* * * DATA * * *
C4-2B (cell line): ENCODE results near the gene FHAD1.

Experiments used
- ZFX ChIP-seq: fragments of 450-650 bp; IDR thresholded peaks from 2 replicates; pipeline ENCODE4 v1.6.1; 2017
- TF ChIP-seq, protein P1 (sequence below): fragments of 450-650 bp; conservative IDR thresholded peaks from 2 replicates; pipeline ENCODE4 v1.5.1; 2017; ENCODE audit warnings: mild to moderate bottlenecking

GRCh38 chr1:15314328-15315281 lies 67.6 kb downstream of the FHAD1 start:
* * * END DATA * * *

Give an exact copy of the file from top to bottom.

C4-2B (cell line): ENCODE results near the gene FHAD1.

Experiments used
- ZFX ChIP-seq: fragments of 450-650 bp; IDR thresholded peaks from 2 replicates; pipeline ENCODE4 v1.6.1; 2017
- TF ChIP-seq, protein P1 (sequence below): fragments of 450-650 bp; conservative IDR thresholded peaks from 2 replicates; pipeline ENCODE4 v1.5.1; 2017; ENCODE audit warnings: mild to moderate bottlenecking

GRCh38 chr1:15314328-15315281 lies 67.6 kb downstream of the FHAD1 start: